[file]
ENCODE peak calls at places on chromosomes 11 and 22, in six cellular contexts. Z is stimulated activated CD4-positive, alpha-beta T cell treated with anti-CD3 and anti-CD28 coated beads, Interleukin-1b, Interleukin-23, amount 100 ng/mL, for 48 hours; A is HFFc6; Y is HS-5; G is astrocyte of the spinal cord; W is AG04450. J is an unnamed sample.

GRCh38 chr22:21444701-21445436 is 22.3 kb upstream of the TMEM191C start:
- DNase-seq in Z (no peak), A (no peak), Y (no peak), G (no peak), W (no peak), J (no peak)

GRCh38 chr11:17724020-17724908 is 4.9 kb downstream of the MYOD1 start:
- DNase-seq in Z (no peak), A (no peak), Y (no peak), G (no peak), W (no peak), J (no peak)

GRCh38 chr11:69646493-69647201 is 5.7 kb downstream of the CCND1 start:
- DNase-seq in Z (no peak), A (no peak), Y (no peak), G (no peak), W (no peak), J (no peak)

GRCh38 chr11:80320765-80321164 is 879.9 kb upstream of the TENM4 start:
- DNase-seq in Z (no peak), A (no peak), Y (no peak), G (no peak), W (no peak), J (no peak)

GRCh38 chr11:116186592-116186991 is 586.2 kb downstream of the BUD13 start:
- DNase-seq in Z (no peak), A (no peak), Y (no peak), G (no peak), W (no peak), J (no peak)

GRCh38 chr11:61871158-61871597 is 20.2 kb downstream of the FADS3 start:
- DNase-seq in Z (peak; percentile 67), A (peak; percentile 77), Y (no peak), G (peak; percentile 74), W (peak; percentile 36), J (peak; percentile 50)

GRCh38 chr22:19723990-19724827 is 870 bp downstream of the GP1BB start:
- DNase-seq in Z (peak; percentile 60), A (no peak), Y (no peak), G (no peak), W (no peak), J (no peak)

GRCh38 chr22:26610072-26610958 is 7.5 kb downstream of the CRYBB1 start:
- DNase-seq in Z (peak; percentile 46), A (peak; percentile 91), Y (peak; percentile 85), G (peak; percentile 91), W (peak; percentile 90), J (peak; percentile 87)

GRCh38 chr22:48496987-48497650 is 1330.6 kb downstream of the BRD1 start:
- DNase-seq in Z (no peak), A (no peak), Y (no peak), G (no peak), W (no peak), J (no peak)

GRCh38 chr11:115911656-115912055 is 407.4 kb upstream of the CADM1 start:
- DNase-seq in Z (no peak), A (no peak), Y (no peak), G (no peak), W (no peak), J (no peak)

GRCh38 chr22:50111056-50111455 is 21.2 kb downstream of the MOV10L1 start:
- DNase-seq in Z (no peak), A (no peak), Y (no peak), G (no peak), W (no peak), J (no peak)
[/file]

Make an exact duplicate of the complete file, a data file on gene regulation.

ENCODE peak calls at places on chromosomes 11 and 22, in six cellular contexts. Z is stimulated activated CD4-positive, alpha-beta T cell treated with anti-CD3 and anti-CD28 coated beads, Interleukin-1b, Interleukin-23, amount 100 ng/mL, for 48 hours; A is HFFc6; Y is HS-5; G is astrocyte of the spinal cord; W is AG04450. J is an unnamed sample.

GRCh38 chr22:21444701-21445436 is 22.3 kb upstream of the TMEM191C start:
- DNase-seq in Z (no peak), A (no peak), Y (no peak), G (no peak), W (no peak), J (no peak)

GRCh38 chr11:17724020-17724908 is 4.9 kb downstream of the MYOD1 start:
- DNase-seq in Z (no peak), A (no peak), Y (no peak), G (no peak), W (no peak), J (no peak)

GRCh38 chr11:69646493-69647201 is 5.7 kb downstream of the CCND1 start:
- DNase-seq in Z (no peak), A (no peak), Y (no peak), G (no peak), W (no peak), J (no peak)

GRCh38 chr11:80320765-80321164 is 879.9 kb upstream of the TENM4 start:
- DNase-seq in Z (no peak), A (no peak), Y (no peak), G (no peak), W (no peak), J (no peak)

GRCh38 chr11:116186592-116186991 is 586.2 kb downstream of the BUD13 start:
- DNase-seq in Z (no peak), A (no peak), Y (no peak), G (no peak), W (no peak), J (no peak)

GRCh38 chr11:61871158-61871597 is 20.2 kb downstream of the FADS3 start:
- DNase-seq in Z (peak; percentile 67), A (peak; percentile 77), Y (no peak), G (peak; percentile 74), W (peak; percentile 36), J (peak; percentile 50)

GRCh38 chr22:19723990-19724827 is 870 bp downstream of the GP1BB start:
- DNase-seq in Z (peak; percentile 60), A (no peak), Y (no peak), G (no peak), W (no peak), J (no peak)

GRCh38 chr22:26610072-26610958 is 7.5 kb downstream of the CRYBB1 start:
- DNase-seq in Z (peak; percentile 46), A (peak; percentile 91), Y (peak; percentile 85), G (peak; percentile 91), W (peak; percentile 90), J (peak; percentile 87)

GRCh38 chr22:48496987-48497650 is 1330.6 kb downstream of the BRD1 start:
- DNase-seq in Z (no peak), A (no peak), Y (no peak), G (no peak), W (no peak), J (no peak)

GRCh38 chr11:115911656-115912055 is 407.4 kb upstream of the CADM1 start:
- DNase-seq in Z (no peak), A (no peak), Y (no peak), G (no peak), W (no peak), J (no peak)

GRCh38 chr22:50111056-50111455 is 21.2 kb downstream of the MOV10L1 start:
- DNase-seq in Z (no peak), A (no peak), Y (no peak), G (no peak), W (no peak), J (no peak)